FIG. 3 again is a cross-sectional view of the groove 1, the groove 1 being filled with soldering powder 17 beyond its upper edge. With respect to its alloy composition, the soldering powder 17 largely corresponds to the material of the component; however, its melting point is lowered by at least one additional element, such as boron or silicon. In this manner, the solder can be liquified without melting-on the material of the component. The soldering powder 17 can be mixed, for example, by one half from the alloy powder identical with the material of the component and, by the other half, from melting-point-reduced alloy powder with a B-addition or an Si-addition. Furthermore, wear-reducing particles, that is, particles which are harder or more resistant to abrasion in relation to the material of the component, of a metallic or ceramic type and/or filling metal bodies, can be admixed for reducing the amount of soldering powder. It should be taken into account that the soldering powder 17 contains a certain empty-volume fraction. By “overcharging” the groove 1, the soldering powder volume—including the additional material—is dimensioned such that it corresponds to the groove volume plus the empty-volume fraction of the soldering powder 17. In other words, the solder net volume—without the empty-volume fraction—should correspond to the groove volume. Possibly existing additional material is not illustrated in the figure.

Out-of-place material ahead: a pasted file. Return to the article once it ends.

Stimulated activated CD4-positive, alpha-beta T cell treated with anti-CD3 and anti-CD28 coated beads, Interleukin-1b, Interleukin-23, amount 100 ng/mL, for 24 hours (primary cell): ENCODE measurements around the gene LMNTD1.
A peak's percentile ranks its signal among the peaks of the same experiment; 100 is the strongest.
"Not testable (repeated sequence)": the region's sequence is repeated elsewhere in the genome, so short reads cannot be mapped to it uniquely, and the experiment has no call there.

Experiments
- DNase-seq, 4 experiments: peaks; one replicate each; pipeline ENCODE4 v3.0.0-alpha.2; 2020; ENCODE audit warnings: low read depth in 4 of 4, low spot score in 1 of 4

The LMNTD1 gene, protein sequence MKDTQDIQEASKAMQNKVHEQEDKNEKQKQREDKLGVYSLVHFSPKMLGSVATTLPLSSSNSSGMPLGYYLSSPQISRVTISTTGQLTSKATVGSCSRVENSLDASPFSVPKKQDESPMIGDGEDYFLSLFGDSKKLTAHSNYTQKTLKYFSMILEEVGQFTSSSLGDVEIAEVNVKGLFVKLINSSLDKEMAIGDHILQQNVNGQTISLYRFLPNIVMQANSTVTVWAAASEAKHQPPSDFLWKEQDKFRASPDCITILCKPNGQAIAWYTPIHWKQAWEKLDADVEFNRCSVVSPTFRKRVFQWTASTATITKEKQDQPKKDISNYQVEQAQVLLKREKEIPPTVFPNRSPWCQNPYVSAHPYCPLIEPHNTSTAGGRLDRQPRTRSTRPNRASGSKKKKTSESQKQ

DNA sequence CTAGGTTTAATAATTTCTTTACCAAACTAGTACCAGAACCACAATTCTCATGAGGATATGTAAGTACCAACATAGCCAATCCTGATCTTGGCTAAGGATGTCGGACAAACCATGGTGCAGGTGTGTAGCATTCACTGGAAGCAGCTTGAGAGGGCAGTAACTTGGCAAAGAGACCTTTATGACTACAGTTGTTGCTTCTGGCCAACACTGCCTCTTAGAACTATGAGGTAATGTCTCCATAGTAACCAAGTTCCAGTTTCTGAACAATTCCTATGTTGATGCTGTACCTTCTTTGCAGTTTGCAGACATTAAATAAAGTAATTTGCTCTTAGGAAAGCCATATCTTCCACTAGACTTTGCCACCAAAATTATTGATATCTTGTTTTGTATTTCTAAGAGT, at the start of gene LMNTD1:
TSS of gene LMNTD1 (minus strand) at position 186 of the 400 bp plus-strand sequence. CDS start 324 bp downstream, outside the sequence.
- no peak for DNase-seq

FIG. 4 is a cross-sectional view of the condition after the melting-on and solidifying of the solder 18. The groove is completely filled with massive material which is metallurgically joined with the material of the component. Since the solder 18 is at first present in a liquid form, it is easily understandable that the groove 1 must be closed at the end side and must have longitudinal upper edges which are situated in a plane which can be horizontally positioned. Otherwise, the groove could not be completely filled with liquid; at least a portion of the liquified solder would flow out. Starting from the condition according to FIG. 4, with the solidified solder 18, as an additional process step, an annealing treatment can be carried out in a vacuum or in an oxygen-reducing atmosphere, for example, in hydrogen fluoride. The object in this case is the removal of the melting-point-lowering boron or silicon by diffusion into the component material from the groove wall area in order to avoid disadvantageous embrittlement effects. This advantageous process step also does not have to be shown in detail.